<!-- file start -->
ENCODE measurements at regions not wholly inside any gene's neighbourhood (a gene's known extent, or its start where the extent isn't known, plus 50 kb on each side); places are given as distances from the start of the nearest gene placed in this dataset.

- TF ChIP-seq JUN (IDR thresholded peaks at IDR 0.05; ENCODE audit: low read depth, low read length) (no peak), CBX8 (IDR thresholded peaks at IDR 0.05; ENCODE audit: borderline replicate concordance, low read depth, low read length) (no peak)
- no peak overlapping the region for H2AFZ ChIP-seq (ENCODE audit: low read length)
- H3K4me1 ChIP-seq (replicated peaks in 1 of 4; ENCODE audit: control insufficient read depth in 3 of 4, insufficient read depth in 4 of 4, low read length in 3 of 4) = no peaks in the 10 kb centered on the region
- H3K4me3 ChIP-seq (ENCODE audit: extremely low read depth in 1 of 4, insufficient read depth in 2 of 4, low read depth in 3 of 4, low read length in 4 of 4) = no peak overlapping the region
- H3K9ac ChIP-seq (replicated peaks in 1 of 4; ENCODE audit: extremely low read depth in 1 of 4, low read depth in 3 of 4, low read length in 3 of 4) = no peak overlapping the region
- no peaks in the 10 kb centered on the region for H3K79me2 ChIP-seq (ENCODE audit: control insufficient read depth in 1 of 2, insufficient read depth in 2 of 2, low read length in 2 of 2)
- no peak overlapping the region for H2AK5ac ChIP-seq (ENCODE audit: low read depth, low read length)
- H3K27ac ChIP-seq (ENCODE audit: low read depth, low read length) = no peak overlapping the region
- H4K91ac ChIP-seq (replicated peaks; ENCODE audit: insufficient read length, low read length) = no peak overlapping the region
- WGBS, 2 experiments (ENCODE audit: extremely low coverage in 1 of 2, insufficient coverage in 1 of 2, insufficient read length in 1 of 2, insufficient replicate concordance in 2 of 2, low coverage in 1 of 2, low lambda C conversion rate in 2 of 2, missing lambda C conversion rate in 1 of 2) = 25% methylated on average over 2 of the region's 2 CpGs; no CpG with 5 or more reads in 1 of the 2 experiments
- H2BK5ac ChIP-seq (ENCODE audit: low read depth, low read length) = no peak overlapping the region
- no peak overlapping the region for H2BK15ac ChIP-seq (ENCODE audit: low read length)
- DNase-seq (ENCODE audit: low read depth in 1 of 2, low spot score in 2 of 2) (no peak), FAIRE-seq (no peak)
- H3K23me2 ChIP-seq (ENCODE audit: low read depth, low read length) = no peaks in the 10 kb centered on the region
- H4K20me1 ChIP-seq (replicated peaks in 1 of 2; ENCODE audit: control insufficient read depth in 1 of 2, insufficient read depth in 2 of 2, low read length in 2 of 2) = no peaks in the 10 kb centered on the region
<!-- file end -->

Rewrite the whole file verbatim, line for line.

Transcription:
ENCODE measurements at regions not wholly inside any gene's neighbourhood (a gene's known extent, or its start where the extent isn't known, plus 50 kb on each side); places are given as distances from the start of the nearest gene placed in this dataset.

- TF ChIP-seq JUN (IDR thresholded peaks at IDR 0.05; ENCODE audit: low read depth, low read length) (no peak), CBX8 (IDR thresholded peaks at IDR 0.05; ENCODE audit: borderline replicate concordance, low read depth, low read length) (no peak)
- no peak overlapping the region for H2AFZ ChIP-seq (ENCODE audit: low read length)
- H3K4me1 ChIP-seq (replicated peaks in 1 of 4; ENCODE audit: control insufficient read depth in 3 of 4, insufficient read depth in 4 of 4, low read length in 3 of 4) = no peaks in the 10 kb centered on the region
- H3K4me3 ChIP-seq (ENCODE audit: extremely low read depth in 1 of 4, insufficient read depth in 2 of 4, low read depth in 3 of 4, low read length in 4 of 4) = no peak overlapping the region
- H3K9ac ChIP-seq (replicated peaks in 1 of 4; ENCODE audit: extremely low read depth in 1 of 4, low read depth in 3 of 4, low read length in 3 of 4) = no peak overlapping the region
- no peaks in the 10 kb centered on the region for H3K79me2 ChIP-seq (ENCODE audit: control insufficient read depth in 1 of 2, insufficient read depth in 2 of 2, low read length in 2 of 2)
- no peak overlapping the region for H2AK5ac ChIP-seq (ENCODE audit: low read depth, low read length)
- H3K27ac ChIP-seq (ENCODE audit: low read depth, low read length) = no peak overlapping the region
- H4K91ac ChIP-seq (replicated peaks; ENCODE audit: insufficient read length, low read length) = no peak overlapping the region
- WGBS, 2 experiments (ENCODE audit: extremely low coverage in 1 of 2, insufficient coverage in 1 of 2, insufficient read length in 1 of 2, insufficient replicate concordance in 2 of 2, low coverage in 1 of 2, low lambda C conversion rate in 2 of 2, missing lambda C conversion rate in 1 of 2) = 25% methylated on average over 2 of the region's 2 CpGs; no CpG with 5 or more reads in 1 of the 2 experiments
- H2BK5ac ChIP-seq (ENCODE audit: low read depth, low read length) = no peak overlapping the region
- no peak overlapping the region for H2BK15ac ChIP-seq (ENCODE audit: low read length)
- DNase-seq (ENCODE audit: low read depth in 1 of 2, low spot score in 2 of 2) (no peak), FAIRE-seq (no peak)
- H3K23me2 ChIP-seq (ENCODE audit: low read depth, low read length) = no peaks in the 10 kb centered on the region
- H4K20me1 ChIP-seq (replicated peaks in 1 of 2; ENCODE audit: control insufficient read depth in 1 of 2, insufficient read depth in 2 of 2, low read length in 2 of 2) = no peaks in the 10 kb centered on the region